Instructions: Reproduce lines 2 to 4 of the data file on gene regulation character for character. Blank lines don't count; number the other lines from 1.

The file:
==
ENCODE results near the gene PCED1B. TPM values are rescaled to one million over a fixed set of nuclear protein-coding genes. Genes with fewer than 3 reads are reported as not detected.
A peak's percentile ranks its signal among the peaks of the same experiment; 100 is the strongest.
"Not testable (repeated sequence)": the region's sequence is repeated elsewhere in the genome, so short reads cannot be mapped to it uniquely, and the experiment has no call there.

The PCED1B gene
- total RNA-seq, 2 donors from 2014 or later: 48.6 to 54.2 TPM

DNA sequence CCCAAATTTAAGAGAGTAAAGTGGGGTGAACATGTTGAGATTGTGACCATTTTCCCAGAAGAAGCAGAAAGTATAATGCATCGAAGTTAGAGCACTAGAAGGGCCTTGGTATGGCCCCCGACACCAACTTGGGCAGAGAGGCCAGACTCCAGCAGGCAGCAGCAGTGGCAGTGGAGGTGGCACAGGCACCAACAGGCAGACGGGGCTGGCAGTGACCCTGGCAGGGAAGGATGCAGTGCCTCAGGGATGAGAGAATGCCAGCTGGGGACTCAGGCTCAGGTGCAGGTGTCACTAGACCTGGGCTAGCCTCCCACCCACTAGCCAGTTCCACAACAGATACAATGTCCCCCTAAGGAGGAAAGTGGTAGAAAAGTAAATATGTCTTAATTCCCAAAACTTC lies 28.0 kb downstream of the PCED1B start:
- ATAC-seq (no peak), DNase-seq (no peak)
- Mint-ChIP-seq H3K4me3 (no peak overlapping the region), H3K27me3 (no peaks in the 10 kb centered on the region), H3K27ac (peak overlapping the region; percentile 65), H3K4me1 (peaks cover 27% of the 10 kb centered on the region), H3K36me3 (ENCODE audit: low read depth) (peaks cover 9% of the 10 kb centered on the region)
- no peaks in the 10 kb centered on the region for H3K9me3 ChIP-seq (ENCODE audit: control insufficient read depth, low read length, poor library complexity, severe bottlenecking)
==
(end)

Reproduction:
A peak's percentile ranks its signal among the peaks of the same experiment; 100 is the strongest.
"Not testable (repeated sequence)": the region's sequence is repeated elsewhere in the genome, so short reads cannot be mapped to it uniquely, and the experiment has no call there.

The PCED1B gene